Monday, December 13, 2010

So Say We All

Greetings, Readers!

So it seems that lately I've been on a Battlestar Galactica kick.  I wasn't very interested in the series after viewing the pilot, and not long thereafter, I gave up my subscription to the "good" cable.  As a result, I've come late to the party on this series.  I'm really enjoying it so far, and I've been lucky that I've not been given many spoilers as to how the series ends, or how major plot elements are supposed to unfold.  I'm well into Season 4, and while the series has gotten a bit "out there" (if you will), I'm still enjoying it.

Let me stop right there. You might be asking yourself, "What the hell does this have to do with Dungeons & Dragons?  You know, the subject of this blog?"

Well, I'll tell you.  As I continue to watch the series, it occurs to me that the idea of a whole civilization of people fleeing for their survival across the vastness of space, and facing a terrible and driven enemy was a FANTASTIC idea for a campaign setting. However, for awhile, I couldn't figure out how to translate such an epic story into a fantasy campaign of the same scope.  My biggest problem was the vastness of space covered in  Battlestar Galactica.  The other day, I finally figured it out.  What you'll find below, is a rough outline for a FANTASY themed campaign setting based on the themes and devices found in Battlestar Galactica.  

Note:  For typing ease, I've replaced "Battlestar Galactica" with "BSG" and "My Campaign" with "MC".  Here goes:

01) In BSG, the survivors of the Cylon attack flee across space in a collection of civilian & military spacecraft.  In MC, the survivors of a Githyanki attack, flee across the Astral Sea in a collection of fortified & unfortified islands and fortresses.

02)  In BSG, the main bad guys are the Cylons (who look like humans) and their machine servitors.  In MC, the main bad guys are Githyanki (who can disguise themselves as other races in this setting) and their construct servitors.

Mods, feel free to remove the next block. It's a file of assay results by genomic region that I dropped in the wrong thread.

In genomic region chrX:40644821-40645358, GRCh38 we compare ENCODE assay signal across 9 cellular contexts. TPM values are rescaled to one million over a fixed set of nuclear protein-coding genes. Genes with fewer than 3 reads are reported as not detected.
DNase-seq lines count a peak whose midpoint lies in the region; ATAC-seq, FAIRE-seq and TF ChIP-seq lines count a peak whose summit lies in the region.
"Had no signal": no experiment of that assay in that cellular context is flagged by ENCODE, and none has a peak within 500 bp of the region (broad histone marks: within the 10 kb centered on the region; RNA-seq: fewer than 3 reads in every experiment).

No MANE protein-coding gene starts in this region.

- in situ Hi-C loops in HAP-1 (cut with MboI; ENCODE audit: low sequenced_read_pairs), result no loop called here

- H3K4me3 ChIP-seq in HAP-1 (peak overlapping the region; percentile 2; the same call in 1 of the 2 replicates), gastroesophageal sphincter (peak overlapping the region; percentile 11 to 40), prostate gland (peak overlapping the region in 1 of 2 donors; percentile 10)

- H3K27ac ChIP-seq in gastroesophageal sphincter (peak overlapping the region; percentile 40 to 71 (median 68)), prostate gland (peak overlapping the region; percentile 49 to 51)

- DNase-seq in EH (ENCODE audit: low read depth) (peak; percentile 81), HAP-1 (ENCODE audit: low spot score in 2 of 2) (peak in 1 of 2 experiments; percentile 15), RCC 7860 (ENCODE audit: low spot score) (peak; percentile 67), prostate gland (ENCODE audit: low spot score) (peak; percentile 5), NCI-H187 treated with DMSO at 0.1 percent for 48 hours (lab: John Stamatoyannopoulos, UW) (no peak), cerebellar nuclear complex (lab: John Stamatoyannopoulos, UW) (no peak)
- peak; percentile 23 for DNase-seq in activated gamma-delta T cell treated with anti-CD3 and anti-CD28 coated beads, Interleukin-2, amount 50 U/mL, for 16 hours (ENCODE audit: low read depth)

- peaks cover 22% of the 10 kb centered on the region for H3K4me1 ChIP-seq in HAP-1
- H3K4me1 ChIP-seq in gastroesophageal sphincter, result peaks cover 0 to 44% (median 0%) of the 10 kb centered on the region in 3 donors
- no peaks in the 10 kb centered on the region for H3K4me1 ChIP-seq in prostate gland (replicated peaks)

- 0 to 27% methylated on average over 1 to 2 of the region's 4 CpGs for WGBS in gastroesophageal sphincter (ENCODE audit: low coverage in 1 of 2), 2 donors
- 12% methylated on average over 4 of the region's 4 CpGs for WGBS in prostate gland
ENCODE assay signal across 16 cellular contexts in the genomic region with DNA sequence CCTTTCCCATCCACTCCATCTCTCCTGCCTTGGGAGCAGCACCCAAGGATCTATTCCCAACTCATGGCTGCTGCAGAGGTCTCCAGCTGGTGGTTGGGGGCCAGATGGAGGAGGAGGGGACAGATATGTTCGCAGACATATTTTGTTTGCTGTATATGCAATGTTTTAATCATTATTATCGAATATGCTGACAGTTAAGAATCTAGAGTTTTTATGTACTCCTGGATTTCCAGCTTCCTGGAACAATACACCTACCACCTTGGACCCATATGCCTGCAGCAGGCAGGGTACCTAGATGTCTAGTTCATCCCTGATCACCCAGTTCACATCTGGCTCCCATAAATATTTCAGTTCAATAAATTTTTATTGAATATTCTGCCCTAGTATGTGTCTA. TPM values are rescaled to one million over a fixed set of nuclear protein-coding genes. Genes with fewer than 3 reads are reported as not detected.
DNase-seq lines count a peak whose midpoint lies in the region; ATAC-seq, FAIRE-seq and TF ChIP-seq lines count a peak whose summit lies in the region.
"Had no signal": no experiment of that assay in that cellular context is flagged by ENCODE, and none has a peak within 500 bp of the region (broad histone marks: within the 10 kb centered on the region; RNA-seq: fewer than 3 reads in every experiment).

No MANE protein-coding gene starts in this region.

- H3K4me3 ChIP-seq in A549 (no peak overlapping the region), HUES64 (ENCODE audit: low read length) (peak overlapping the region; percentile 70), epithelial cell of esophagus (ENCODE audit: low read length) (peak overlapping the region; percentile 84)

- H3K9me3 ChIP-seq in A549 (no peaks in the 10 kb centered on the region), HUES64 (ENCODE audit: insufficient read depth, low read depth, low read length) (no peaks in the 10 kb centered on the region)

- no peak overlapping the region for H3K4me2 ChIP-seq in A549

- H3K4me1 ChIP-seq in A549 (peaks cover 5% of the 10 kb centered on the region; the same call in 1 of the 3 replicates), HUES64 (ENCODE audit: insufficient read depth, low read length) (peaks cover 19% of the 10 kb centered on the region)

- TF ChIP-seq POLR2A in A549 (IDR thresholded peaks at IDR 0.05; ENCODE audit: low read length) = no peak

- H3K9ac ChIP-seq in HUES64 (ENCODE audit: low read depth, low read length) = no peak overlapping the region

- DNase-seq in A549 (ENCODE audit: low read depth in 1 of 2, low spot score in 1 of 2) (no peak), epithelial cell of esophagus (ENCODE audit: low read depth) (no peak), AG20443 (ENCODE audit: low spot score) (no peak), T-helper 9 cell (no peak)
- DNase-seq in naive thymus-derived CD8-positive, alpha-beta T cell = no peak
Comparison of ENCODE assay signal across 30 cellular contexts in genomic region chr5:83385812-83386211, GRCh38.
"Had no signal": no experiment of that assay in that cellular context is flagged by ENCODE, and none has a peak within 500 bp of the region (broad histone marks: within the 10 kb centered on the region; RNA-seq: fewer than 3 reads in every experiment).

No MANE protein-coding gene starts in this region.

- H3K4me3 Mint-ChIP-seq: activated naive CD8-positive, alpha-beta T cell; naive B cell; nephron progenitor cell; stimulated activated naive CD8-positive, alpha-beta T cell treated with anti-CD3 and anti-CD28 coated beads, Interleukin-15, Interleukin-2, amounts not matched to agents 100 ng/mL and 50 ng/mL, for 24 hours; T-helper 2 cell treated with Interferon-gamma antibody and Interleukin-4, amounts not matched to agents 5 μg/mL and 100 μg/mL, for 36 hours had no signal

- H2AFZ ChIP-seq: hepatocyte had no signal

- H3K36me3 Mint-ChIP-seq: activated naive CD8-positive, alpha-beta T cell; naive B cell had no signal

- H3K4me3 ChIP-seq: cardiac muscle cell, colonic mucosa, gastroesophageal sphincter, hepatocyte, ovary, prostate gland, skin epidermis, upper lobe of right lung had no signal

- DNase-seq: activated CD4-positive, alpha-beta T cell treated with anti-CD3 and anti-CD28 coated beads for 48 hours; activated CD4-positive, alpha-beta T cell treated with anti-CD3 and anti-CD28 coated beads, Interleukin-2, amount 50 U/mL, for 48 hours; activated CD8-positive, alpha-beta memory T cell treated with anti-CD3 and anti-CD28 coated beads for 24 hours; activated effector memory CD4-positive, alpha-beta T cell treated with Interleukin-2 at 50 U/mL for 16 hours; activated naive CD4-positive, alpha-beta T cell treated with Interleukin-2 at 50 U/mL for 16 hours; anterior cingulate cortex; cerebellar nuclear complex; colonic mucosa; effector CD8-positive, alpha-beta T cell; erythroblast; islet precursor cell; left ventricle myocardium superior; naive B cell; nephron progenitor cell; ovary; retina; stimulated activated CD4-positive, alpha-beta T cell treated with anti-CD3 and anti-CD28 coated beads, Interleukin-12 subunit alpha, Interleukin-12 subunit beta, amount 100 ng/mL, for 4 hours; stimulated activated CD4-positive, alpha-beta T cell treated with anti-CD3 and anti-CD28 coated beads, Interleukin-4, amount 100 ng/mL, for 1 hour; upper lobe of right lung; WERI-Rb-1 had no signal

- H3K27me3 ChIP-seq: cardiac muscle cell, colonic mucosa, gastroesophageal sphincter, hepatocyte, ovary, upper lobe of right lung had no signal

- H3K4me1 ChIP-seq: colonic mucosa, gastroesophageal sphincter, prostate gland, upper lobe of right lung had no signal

03)  In BSG, the survivors (humans) are searching for a mystical planet called Earth.  In MC, the survivors (a number of races) are searching for a mystical Prime Plane called "Earth" (or substitute alternate world of your choice).  For me, there's something intriguing about a group of fantasy inspired races searching for a "real" Earth, the source of their original creation.

04)  In BSG the main protector of the fleet is a large space battle ship/carrier called, "Battlestar Galactica" (hence the show's name).  In MC, the main protector of the fleet is a large floating keep called...well, I haven't decided what to call it, yet.

05)  In BSG, the fleet "jumps" to different parts of the galaxy using an FTL (Faster Than Light) drive.  In MC, the fleet "jumps" to different parts of the Astral Sea by using a special "Create Portal" ritual.  

06) In BSG, only Humans are mentioned (although they come in several different races based on their planet of origin).  In MC, many races exist (members of a very large empire).

That's the biggest chunk of what I've worked out so far.  There are a number of things I haven't worked out. It's not a requirement that the campaign setting exactly duplicate everything from the Battlestar Galactica television series.  For example, I left out the whole "Humans created the Cylons and now they're rebelling".  There may be some connection developed for that, but for now I'm leaving it.

Well, that's about all I have.  What do you guys think?  Are there enough BSG fans out there, that this could be developed into a campaign setting?  I'd love to your thoughts.

Until next time...

Game excellently with one another.


  1. I've been working with similar ideas for over a year now. My current Gurps Campaign is called "Knights of the Astral Sea" and features the destruction of the characters' 1930's-era world by an extra-planar power. The players' world had already discovered Interdimensional travel and colonized dozens of worlds. Now, after the apocalypse the players race from world to world in BSG fashion, constantly pursued by a vastly superior foe.

    I've posted session writeups here:

  2. @Risus Monkey: Very cool! An interesting take on the whole "civilization fleeing for its life" theme. Good stuff!

  3. Anonymous11:53 AM

    I know this is an attempt to make a BSG themed game out of DnD, but the Battlestar Galactica RPG by Margaret Weis Productions is a superb RPG. I fully recommend looking into that. If not to play it, then to at least get some ideas to implant into your DnD campaign.

  4. @Anonymous: Oh, good call, whoever you are! I wasn't even aware such an RPG existed. I'll have to look that up. Thanks!

  5. Anonymous12:49 PM